Thursday, January 23, 2014

Fractured Fairy Tales: Character

Poster now available here.
Our fairy tale exploration continues...

We began our Fractured Fairy Tale study with a focus on plot. After writing our own variations of The Three Little Pigs, we read Once Upon a Time: Writing Your Own Fairy Tale, talked about the elements that make up a fairy tale, and considered the techniques we used in our own writing. We met in author's circles, revised, edited, and completed final copies of our stories.

The handout (shown right) helped us to distinguish fairy tales as just one kind of story that appear under the broader definition of "folk tale." To be a fairy tale, stories often include magic elements, fantasy characters, etc. (We are actually studying both folk and fairy tales.)
This week we continued by looking at character. We read fairy tales of our choice (traditional or fractured--with the only stipulation being that students had to know the traditional tale before reading the fractured version) and wrote report cards on characters' behaviors. Some characters didn't get very good grades! A Character Adjective Analysis (looking at adjectives that describe characters) and a Character Casting Call (who would portray your character in a movie?) helped to round out a character study.
Character: Point-of-View
Popcorn-style (everyone participated!), we retold the story of the Three Little Pigs, this time from the wolf's point-of-view. It's not easy to see things from one character's point-of-view. We then read The True Story of the Three Little Pigs, where the wolf shares his (twisted!) perspective on the story.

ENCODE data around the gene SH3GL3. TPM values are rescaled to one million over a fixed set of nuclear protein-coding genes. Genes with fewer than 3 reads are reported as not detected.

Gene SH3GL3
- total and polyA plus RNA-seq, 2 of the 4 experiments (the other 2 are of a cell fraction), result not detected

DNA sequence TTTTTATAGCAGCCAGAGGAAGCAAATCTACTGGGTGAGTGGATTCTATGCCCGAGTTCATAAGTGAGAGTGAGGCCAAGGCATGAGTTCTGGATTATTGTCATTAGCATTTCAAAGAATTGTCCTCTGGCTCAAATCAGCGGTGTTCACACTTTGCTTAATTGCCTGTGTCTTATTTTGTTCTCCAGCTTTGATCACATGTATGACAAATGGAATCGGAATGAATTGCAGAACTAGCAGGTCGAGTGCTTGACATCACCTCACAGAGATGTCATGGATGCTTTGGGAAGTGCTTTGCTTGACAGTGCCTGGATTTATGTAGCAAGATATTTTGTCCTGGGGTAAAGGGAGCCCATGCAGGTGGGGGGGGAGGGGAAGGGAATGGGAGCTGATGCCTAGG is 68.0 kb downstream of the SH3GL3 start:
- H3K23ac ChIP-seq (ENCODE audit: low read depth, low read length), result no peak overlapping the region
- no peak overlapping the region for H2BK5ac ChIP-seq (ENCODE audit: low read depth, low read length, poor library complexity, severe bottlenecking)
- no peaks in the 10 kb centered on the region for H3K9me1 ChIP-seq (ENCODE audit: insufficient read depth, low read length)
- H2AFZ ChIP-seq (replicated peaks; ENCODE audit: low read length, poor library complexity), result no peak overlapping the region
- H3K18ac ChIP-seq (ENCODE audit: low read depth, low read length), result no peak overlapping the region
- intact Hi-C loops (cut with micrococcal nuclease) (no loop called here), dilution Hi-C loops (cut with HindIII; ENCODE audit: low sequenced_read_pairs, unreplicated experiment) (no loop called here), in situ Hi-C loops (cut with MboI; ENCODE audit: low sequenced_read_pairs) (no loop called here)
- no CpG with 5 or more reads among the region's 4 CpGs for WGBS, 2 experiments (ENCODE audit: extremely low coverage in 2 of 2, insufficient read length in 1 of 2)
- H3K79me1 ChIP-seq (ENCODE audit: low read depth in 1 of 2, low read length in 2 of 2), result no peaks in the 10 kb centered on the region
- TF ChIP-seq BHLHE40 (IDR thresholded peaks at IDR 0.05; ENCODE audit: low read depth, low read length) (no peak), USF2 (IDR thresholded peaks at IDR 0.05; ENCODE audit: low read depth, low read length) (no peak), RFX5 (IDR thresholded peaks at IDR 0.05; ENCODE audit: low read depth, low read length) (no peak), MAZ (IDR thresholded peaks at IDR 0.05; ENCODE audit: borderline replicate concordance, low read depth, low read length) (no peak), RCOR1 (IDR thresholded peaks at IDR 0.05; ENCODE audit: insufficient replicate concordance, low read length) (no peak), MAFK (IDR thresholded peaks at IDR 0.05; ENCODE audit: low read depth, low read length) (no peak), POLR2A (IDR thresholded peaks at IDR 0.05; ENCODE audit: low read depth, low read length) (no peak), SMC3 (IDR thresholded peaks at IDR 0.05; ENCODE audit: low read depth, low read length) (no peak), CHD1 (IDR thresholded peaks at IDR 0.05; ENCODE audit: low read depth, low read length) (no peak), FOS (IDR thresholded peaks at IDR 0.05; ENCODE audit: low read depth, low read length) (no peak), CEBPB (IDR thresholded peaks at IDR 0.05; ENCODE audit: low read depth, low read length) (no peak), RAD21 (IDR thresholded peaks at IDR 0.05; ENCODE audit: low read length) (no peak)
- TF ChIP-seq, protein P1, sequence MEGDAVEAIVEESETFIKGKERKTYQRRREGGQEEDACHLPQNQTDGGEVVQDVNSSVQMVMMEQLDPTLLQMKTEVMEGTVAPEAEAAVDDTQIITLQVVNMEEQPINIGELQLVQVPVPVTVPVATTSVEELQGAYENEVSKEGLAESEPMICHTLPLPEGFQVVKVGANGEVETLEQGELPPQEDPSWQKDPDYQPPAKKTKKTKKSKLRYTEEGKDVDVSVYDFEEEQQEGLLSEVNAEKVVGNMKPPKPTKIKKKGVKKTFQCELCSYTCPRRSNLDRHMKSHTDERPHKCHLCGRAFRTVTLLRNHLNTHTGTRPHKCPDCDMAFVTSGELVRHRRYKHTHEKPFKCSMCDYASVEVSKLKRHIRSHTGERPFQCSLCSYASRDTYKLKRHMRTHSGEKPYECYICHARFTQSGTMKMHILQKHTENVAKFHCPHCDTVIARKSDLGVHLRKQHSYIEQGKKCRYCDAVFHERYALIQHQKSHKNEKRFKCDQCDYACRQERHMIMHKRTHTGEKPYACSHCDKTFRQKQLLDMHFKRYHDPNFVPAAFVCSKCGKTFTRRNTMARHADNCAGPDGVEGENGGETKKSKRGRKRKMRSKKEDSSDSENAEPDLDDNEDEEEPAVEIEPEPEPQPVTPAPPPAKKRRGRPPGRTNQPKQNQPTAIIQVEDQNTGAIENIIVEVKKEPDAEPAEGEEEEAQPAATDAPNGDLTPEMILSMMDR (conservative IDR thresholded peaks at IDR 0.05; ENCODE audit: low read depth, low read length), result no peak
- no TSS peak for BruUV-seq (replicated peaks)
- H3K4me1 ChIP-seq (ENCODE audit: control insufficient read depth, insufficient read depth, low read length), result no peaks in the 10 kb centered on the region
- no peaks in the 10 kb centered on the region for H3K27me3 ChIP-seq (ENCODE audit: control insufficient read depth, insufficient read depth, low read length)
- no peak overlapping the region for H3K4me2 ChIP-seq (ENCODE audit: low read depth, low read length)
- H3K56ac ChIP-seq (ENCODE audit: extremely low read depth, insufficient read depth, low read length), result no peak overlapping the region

Think Sheets are now available here!
We analyzed the wolf's point-of-view using a Character Think Sheet. Then each student chose another story to analyze, specifically looking at how a minor character might view the story's problem. Student choices included the troll in the Three Billy Goats Gruff, one of the lazy animals in The Little Red Hen, and the stepsisters in Cinderella. Each student made some notes on a Think Sheet and then wrote one page from that character's point-of-view. Diary entries and letters (Dear Mom, ...Love, Wolfie), helped to organize thoughts.

Next week we'll finish up the character study and begin thinking about setting.

Follow our Fractured Fairy Tale journey:

Part I: Plot
Part II: Character
Part III: Character with Art & Poetry

I am gradually adding items from this fairytale unit to TPT. Now available are:

**new!**Fairy Tale Bundle (all fairy tale products available)

**new!**Fairy Tale Bibliography Record Sheets, free!

**new!** Fairy Tale Maps: Exploring Setting

**new!** Fairy Tale Think Sheets

Character Studies: Folk, Fairy Tale and Short Stories

Fairy Tale Plot Sheet

Fairy Tale, Folktale Characteristics Poster

Disclaimer: if you're interested in purchasing any of these books through Amazon, all commissions go toward foster care in China through Grace and Hope (who sponsored my child) at no additional cost to you.


  1. I am so thankful for the fairy tale resources you have posted. I love fairy tales!!! I shared your link in my post about fractured fairy tales at my blog: I hope you will link with me as well. I referred to your point of view graphic organizer. It is wonderful!

  2. Great information thanks for sharing..

  3. Is there a way to get your character think sheet?

  4. This comment has been removed by the author.

  5. Cindy,
    Thank you. My email is


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